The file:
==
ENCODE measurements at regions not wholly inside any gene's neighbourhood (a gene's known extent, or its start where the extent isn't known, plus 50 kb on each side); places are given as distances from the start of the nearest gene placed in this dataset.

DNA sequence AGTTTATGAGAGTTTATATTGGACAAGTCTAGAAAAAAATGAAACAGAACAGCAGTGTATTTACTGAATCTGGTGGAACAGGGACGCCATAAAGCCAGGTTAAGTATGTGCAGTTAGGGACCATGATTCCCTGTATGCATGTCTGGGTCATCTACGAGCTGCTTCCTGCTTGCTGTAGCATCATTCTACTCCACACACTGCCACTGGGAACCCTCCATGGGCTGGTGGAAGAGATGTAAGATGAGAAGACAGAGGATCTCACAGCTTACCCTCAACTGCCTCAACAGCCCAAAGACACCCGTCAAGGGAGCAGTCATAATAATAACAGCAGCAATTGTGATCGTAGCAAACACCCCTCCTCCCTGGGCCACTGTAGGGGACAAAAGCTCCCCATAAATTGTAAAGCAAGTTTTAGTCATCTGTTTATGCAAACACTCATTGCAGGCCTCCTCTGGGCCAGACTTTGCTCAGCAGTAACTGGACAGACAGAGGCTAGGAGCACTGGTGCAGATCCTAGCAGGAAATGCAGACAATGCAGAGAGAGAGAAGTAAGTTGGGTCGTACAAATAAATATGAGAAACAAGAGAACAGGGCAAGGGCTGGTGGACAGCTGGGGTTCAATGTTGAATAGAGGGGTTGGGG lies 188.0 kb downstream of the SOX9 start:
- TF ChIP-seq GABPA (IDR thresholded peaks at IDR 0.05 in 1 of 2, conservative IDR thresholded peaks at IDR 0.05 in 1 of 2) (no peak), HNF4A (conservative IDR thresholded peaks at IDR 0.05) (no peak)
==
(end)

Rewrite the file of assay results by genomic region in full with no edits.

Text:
ENCODE measurements at regions not wholly inside any gene's neighbourhood (a gene's known extent, or its start where the extent isn't known, plus 50 kb on each side); places are given as distances from the start of the nearest gene placed in this dataset.

DNA sequence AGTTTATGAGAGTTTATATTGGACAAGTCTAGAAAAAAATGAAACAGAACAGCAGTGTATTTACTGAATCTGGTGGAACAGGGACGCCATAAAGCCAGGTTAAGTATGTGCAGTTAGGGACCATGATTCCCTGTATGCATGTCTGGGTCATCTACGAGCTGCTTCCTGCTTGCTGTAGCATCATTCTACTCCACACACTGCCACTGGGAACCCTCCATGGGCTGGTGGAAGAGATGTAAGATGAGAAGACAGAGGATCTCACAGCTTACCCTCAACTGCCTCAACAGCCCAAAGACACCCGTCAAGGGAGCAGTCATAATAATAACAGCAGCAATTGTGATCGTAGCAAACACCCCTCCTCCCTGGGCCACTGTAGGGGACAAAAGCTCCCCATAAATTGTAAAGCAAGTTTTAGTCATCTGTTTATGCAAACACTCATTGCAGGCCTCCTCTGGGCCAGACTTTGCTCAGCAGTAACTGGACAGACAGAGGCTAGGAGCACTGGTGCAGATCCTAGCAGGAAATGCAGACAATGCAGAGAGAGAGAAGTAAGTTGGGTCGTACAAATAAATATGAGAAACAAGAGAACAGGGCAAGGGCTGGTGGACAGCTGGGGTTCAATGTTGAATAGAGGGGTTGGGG lies 188.0 kb downstream of the SOX9 start:
- TF ChIP-seq GABPA (IDR thresholded peaks at IDR 0.05 in 1 of 2, conservative IDR thresholded peaks at IDR 0.05 in 1 of 2) (no peak), HNF4A (conservative IDR thresholded peaks at IDR 0.05) (no peak)